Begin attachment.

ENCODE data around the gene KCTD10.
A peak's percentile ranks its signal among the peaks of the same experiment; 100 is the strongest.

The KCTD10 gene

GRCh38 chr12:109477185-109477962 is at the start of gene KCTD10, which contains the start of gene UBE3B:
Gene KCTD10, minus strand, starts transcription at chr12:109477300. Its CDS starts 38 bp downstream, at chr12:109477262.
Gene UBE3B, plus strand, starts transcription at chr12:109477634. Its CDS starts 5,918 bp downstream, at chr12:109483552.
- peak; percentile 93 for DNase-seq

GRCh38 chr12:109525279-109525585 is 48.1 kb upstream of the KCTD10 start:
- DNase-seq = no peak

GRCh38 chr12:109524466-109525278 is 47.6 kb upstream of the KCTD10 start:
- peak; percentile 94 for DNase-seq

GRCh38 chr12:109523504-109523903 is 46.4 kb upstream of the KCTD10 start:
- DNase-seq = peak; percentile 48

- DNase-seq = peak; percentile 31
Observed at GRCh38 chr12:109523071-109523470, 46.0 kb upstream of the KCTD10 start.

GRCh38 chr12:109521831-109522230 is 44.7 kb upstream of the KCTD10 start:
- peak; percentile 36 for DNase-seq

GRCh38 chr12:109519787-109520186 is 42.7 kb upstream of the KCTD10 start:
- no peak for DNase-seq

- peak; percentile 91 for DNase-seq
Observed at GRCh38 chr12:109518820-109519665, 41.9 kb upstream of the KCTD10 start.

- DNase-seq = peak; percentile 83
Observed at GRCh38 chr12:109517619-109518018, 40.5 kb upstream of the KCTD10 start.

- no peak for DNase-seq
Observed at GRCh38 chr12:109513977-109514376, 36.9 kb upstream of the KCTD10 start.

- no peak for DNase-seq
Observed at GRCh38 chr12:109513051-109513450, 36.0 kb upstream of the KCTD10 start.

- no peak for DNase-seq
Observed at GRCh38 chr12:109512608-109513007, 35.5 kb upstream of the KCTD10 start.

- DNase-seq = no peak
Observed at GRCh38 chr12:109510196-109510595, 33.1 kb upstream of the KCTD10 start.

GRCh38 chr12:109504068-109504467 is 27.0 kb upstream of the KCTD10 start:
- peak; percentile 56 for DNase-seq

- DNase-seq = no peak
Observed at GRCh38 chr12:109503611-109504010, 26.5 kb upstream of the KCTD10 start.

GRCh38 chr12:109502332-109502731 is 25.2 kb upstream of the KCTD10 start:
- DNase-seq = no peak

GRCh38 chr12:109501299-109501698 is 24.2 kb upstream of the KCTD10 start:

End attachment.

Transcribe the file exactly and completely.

ENCODE data around the gene KCTD10.
A peak's percentile ranks its signal among the peaks of the same experiment; 100 is the strongest.

The KCTD10 gene

GRCh38 chr12:109477185-109477962 is at the start of gene KCTD10, which contains the start of gene UBE3B:
Gene KCTD10, minus strand, starts transcription at chr12:109477300. Its CDS starts 38 bp downstream, at chr12:109477262.
Gene UBE3B, plus strand, starts transcription at chr12:109477634. Its CDS starts 5,918 bp downstream, at chr12:109483552.
- peak; percentile 93 for DNase-seq

GRCh38 chr12:109525279-109525585 is 48.1 kb upstream of the KCTD10 start:
- DNase-seq = no peak

GRCh38 chr12:109524466-109525278 is 47.6 kb upstream of the KCTD10 start:
- peak; percentile 94 for DNase-seq

GRCh38 chr12:109523504-109523903 is 46.4 kb upstream of the KCTD10 start:
- DNase-seq = peak; percentile 48

- DNase-seq = peak; percentile 31
Observed at GRCh38 chr12:109523071-109523470, 46.0 kb upstream of the KCTD10 start.

GRCh38 chr12:109521831-109522230 is 44.7 kb upstream of the KCTD10 start:
- peak; percentile 36 for DNase-seq

GRCh38 chr12:109519787-109520186 is 42.7 kb upstream of the KCTD10 start:
- no peak for DNase-seq

- peak; percentile 91 for DNase-seq
Observed at GRCh38 chr12:109518820-109519665, 41.9 kb upstream of the KCTD10 start.

- DNase-seq = peak; percentile 83
Observed at GRCh38 chr12:109517619-109518018, 40.5 kb upstream of the KCTD10 start.

- no peak for DNase-seq
Observed at GRCh38 chr12:109513977-109514376, 36.9 kb upstream of the KCTD10 start.

- no peak for DNase-seq
Observed at GRCh38 chr12:109513051-109513450, 36.0 kb upstream of the KCTD10 start.

- no peak for DNase-seq
Observed at GRCh38 chr12:109512608-109513007, 35.5 kb upstream of the KCTD10 start.

- DNase-seq = no peak
Observed at GRCh38 chr12:109510196-109510595, 33.1 kb upstream of the KCTD10 start.

GRCh38 chr12:109504068-109504467 is 27.0 kb upstream of the KCTD10 start:
- peak; percentile 56 for DNase-seq

- DNase-seq = no peak
Observed at GRCh38 chr12:109503611-109504010, 26.5 kb upstream of the KCTD10 start.

GRCh38 chr12:109502332-109502731 is 25.2 kb upstream of the KCTD10 start:
- DNase-seq = no peak

GRCh38 chr12:109501299-109501698 is 24.2 kb upstream of the KCTD10 start: